1. The timeline
The first results will be available when polls close at 12.30pm NZT in North Carolina and Ohio. North Carolina has lots of early absentee voters, so close to half the ballots could be counted and reported in the first half-hour. Ohio also is a big absentee-vote state, so expect a fast, early count there as well. At 1pm, final polls close in Florida, Illinois and Missouri. Since most polls in Florida close at noon, there will be a lot of votes ready to report right at 1pm, allowing for possible early calls on both sides. Illinois and Missouri are slower counting states. First thing in the morning, the Northern Mariana Islands, where 471 people voted, chipped in all nine of its Republican delegates for Donald Trump.
2. And then there were …
Will it still be a four-man Republican race this afternoon? Senator Marco Rubio has been staking his candidacy on a winner-take-all victory in his home state of Florida but hasn’t specified what a loss would mean. Ohio Governor John Kasich has acknowledged that a winner-take-all triumph in Ohio is essential for him, but in recent weeks he’s stopped short of explicitly saying he would drop out should he lose.
If they can’t win at home, do these two candidates quickly exit stage left, sleep on it before bowing out – or dig up some shred of a rationale to slog on?
3. Duelling Trumps
Which Trump will turn up for his ritual “press conference” after the votes roll in? There’s the Trump who is positioning himself for the general election and trying to act more presidential. And there’s the scrappier Trump, still trying to elbow his rivals out of the race. Scrappy Trump could also decide to train his focus on Democratic front-runner Hillary Clinton if she has a good day.
4. Clinton’s aim
Clinton held off on a full pivot toward the general election after Senator Bernie Sanders snatched Michigan from her last week. Today’s results should give her a lot more information – and delegates -to decide when it’s safe to look past Sanders and train her focus on November. Her speech will tell a lot about her thinking on that.
5. Cruz’s aim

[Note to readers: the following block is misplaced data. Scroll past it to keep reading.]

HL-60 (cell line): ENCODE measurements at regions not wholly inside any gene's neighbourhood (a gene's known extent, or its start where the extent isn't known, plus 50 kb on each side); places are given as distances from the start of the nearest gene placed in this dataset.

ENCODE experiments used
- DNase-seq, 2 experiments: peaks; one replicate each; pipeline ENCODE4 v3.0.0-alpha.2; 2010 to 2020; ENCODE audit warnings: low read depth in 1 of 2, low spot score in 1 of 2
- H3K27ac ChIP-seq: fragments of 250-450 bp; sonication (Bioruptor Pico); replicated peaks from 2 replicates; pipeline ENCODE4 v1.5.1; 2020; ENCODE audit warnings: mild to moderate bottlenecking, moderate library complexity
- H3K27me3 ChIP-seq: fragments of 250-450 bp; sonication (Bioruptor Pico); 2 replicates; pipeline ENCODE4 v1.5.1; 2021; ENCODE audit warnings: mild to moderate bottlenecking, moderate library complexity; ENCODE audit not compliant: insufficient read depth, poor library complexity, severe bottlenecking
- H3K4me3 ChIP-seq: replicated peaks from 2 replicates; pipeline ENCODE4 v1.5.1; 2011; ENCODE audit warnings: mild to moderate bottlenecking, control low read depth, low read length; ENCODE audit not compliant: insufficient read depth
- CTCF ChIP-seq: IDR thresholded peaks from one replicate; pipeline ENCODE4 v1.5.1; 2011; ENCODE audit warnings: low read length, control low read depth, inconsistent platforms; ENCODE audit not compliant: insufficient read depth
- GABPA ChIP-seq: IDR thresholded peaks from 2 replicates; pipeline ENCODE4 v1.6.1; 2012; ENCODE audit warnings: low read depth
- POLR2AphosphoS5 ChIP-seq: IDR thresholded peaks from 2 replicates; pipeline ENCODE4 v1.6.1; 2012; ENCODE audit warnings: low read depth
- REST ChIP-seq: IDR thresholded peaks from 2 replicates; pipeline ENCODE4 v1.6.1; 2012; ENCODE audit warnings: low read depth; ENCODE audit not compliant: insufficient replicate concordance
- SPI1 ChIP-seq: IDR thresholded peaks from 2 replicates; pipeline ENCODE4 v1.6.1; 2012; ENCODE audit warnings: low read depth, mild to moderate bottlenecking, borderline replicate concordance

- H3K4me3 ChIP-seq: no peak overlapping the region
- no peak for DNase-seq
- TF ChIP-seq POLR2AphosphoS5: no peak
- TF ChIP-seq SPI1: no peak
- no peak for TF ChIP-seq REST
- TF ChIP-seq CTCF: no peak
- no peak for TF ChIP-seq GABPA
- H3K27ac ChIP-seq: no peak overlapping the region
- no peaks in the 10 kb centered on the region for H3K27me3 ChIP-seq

Senator Ted Cruz, too, will have to decide where to focus his attention. Watch to see if he spends more time trying to nudge Rubio and Kasich out of the picture, or takes it to straight to Trump.
6. What the polls say
Yesterday’s opinion polls on RealClearPolitics.com showed Trump leading by 17-25 points in Florida and 11 points in North Carolina. Kasich was ahead by five to six points in Ohio. Clinton leads by 21-26 points in Florida, five to 14 points in Ohio, 19 points in North Carolina and three points in Illinois. Sanders was ahead by one point in Missouri.
7. The midpoint
Check the Republican delegate count at the end of the night. A five-state sweep would allow Trump to cross an important threshold – stacking up more than 50 per cent of the delegates awarded so far. After his win in the Northern Mariana Islands earlier today, Trump went into the voting with 469 delegates to 370 for Cruz, 163 for Rubio and 63 for Kasich. It takes 1237 delegates to win the GOP nomination.
8. Clinton’s cache
With Democrats continuing to dole out delegates on a proportional basis, see where Clinton’s delegate stash stands at the end of the night. She went into the contests with 768 pledged delegates compared to 554 for Sanders, according to a count by AP. Including superdelegates, Clinton holds 1235 total delegates, more than half the amount needed to clinch the nomination, while Sanders has 580.
9. Race, age
Dig into the exit polls to check on whether Sanders can continue to make Rust Belt inroads with black voters, a huge source of support for Clinton. In his surprise Michigan win last week, Sanders got nearly 3 in 10 black Democratic voters. In earlier states, mainly in the South, he was getting only about half that level of support. Also, check whether younger voters turn out in force for Sanders. In Michigan, 45 per cent of Democratic voters were under 45, the most of any state so far, and two-thirds of them supported Sanders.
10. Late deciders
The exit polls also can give clues about whether late deciders on the Republican side are continuing to break against Trump – and whether there are enough of them to make a difference. So far, about a third of voters have been making up their minds in the last week, and they’ve been splintering among Trump alternatives. A spike in late-deciders moving against Trump could signal concern about the increasingly tense tone between Trump and his supporters, and the protesters at his rallies.